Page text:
There has been an orchestrated campaign in the media that government is somehow responsible for the current economic meltdown that has been characterised by high inflation and widespread strikes, especially in the public sector.
Government is being blamed for unleashing all these problems because it devalued the kwacha in May this year.
Unfortunately, the authorities have not done much to put their case to the people. This, in my view, is symptomatic of a lack of leadership and /or a failure by authorities, that are making the economic decisions in this country to grasp the issues.
It appears that politicians who are running the country are too busy congratulating themselves for getting into government and allocating seats on the gravy train to think through the issues and convey the right message to the people.
The little I heard from our leaders is that there is a lot of money coming which they intend to use to cushion the impact of the devaluation through programmes such as public works and cash transfers.
Needless to say, this is misleading and raises false expectations which may even lead to more strikes and unrest further down the road.
â€˜There are no resourcesâ€™
Government simply does not have resources to cushion people against the impact of devaluation.
There is also no donor that will provide resources for such a massive and ultimately futile undertaking.
The government critics should realise that on May 7 2012 the authorities did not just announce the devaluation of the kwacha.
They also announced something more important than the devaluation itself.
They said that the kwacha has been floated, meaning that its exchange rate against other foreign currencies will now be determined by forces of supply and demand.
As the late president Bingu wa Mutharika observed during his public lecture on July 20 2011, no one can tell what the true value of the kwacha should be. Only a free market of willing buyers and sellers of the currency can determine the true value of the kwacha at any point in time based on the prevailing demand and supply conditions at that particular time.
If the devaluation of the kwacha from K168 to K250 to the US dollar had been wrong, then the fact that the kwacha is now floated would have meant that, through the market, its value would have gone back to the K168 to the dollar value at which it had been fixed prior to that date.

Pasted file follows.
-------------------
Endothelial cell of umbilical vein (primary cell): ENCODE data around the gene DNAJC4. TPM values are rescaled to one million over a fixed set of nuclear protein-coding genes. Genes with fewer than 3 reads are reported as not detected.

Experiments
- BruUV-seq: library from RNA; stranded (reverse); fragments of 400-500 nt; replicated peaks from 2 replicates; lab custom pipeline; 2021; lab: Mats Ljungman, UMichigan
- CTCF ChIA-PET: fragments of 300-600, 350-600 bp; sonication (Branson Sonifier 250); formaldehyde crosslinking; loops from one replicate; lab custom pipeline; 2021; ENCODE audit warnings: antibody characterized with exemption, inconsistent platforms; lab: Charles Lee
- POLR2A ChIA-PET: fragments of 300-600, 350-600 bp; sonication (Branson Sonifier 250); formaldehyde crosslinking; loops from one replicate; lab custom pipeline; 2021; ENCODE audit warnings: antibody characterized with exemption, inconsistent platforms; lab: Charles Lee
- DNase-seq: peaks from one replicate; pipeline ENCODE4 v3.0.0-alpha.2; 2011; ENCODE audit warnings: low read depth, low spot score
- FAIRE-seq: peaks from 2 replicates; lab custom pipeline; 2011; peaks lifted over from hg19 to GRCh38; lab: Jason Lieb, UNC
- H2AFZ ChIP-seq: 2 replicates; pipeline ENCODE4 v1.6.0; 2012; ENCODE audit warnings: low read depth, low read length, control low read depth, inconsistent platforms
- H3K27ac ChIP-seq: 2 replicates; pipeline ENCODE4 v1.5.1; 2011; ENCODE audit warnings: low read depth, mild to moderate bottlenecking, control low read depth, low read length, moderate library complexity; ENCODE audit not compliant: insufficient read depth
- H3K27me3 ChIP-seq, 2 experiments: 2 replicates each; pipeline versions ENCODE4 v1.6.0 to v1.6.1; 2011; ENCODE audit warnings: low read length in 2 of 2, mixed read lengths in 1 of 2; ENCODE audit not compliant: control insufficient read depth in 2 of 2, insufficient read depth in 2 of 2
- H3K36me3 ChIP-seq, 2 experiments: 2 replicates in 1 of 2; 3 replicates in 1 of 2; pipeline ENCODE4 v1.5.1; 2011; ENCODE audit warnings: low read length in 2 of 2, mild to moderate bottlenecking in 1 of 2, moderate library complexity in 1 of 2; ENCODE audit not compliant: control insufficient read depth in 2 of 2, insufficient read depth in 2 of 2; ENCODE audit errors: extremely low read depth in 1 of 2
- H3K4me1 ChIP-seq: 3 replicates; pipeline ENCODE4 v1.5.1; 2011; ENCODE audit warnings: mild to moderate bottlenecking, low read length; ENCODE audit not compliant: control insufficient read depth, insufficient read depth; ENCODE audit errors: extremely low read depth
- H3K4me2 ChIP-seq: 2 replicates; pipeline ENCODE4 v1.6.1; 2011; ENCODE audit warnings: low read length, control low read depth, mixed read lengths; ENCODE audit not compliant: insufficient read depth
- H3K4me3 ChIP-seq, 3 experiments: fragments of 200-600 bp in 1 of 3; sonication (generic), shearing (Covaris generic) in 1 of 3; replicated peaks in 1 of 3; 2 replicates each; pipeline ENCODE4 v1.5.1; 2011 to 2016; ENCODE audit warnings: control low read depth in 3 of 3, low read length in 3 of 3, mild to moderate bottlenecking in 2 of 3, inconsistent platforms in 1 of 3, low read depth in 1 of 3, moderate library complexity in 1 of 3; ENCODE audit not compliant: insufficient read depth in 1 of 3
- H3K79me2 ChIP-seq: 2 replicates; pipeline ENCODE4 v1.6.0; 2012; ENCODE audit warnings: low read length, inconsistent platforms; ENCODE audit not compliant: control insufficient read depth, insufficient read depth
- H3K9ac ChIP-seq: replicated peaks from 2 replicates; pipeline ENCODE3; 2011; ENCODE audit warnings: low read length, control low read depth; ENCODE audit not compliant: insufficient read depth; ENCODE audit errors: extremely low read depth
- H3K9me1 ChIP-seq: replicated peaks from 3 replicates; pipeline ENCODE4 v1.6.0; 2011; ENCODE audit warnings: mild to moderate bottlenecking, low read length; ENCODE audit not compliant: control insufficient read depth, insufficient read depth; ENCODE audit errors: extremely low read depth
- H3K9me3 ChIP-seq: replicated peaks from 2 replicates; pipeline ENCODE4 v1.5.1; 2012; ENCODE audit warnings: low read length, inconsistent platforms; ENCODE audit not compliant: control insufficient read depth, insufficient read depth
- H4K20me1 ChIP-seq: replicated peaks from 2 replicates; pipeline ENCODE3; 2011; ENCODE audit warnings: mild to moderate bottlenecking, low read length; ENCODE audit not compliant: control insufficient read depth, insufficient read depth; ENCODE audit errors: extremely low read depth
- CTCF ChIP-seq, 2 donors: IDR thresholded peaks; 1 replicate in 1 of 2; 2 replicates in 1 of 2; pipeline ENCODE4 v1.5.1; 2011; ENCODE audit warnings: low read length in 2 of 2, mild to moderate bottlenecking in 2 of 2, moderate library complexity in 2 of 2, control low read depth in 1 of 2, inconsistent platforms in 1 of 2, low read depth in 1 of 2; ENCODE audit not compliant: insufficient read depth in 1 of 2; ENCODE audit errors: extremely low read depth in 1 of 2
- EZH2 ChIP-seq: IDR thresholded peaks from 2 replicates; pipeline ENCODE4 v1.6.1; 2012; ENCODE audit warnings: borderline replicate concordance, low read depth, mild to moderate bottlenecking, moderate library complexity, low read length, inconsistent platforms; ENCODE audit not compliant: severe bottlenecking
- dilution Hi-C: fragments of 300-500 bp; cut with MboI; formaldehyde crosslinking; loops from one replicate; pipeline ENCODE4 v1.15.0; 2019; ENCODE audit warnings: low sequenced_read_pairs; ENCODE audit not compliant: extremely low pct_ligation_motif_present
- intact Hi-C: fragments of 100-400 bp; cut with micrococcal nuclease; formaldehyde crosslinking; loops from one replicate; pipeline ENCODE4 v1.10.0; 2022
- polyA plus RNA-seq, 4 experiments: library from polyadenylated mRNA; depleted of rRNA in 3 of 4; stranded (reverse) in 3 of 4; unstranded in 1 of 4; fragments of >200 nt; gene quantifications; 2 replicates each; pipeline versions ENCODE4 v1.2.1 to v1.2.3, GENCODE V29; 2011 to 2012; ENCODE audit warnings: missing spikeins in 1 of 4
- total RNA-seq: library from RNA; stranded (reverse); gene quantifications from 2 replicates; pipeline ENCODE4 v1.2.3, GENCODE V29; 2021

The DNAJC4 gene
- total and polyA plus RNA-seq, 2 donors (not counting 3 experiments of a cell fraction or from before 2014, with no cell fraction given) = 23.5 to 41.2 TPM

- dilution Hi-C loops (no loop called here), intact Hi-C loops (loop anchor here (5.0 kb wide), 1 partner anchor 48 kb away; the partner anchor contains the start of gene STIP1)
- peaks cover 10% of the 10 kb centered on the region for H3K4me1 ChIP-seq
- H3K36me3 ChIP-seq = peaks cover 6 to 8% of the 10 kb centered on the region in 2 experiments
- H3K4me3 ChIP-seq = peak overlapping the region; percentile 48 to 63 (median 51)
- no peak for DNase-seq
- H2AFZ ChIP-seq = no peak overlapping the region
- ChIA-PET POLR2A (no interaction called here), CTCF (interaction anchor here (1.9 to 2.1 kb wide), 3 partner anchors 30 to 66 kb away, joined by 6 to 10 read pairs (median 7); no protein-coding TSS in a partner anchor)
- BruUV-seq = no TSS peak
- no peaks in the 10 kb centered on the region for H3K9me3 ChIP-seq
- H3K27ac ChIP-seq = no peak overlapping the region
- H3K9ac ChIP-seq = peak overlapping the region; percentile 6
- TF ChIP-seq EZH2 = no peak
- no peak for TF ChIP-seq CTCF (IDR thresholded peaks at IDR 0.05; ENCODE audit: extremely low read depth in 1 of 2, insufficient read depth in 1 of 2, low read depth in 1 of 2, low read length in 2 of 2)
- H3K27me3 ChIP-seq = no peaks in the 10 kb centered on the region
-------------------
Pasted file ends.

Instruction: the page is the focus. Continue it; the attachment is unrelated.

But this has not been the case as the kwacha has continued to slide against the dollar even during the tobacco selling season, to the extent that as of end of August, 2012, its value was around K290 to the US dollar.
If one is to accuse the monetary authorities of anything, then it should be that the kwacha should have been devalued by a bigger margin.
The issue at hand should, therefore, be why does our currency continue to slide against other currencies thereby eroding the peopleâ€™s power to buy imported commodities such as fuel and other items.
Rule of demand and supply
Going by the rules of demand and supply by which the exchange rate is now being determined, the answer is quite obvious.
As a country, we are not producing enough tradable goods and services that we can export although we have a large appetite for imported goods and services.
This is the problem we have and in all honesty, we cannot blame this problem on a government that has been in power for less than six months.
By fixing the exchange rate at an artificially high value of the kwacha, the previous regime actually were hiding from the painful fact that our economy is weak and does not produce enough goods and services that we can sell to outsiders for us to earn the much needed foreign currency.
It was like a â€˜sugar daddyâ€™ saying do not worry about working, I will provide for your needs. Unfortunately, the â€˜sugar daddyâ€™ did not have enough resources to sustain this undertaking and when he borrowed and the lenders quickly realised that he could not repay, the credit lines were closed and it became increasingly difficult to raise foreign currency for importation of basic commodities such as fuel, medicines and others.
The results were fuel queues, lack of medicines in hospitals, companies that could not import raw materials and this led to closure of their operations, increasing empty shelves in shops, etc.
One shudders to think of where we would have been if we continued on that path for another six months.
Our problem as a country is, therefore, to find ways of producing goods and services that we can export to earn foreign currency, create demand for our kwacha abroad, thereby increasing its value.
The brave decision by our authorities to allow the kwacha to float and reflect its true value helps in that imports become more expensive while exporting is more valuable.
This is an incentive for economic players to produce more for sale outside the country while importing less.
Ultimately, this will make our economy more productive.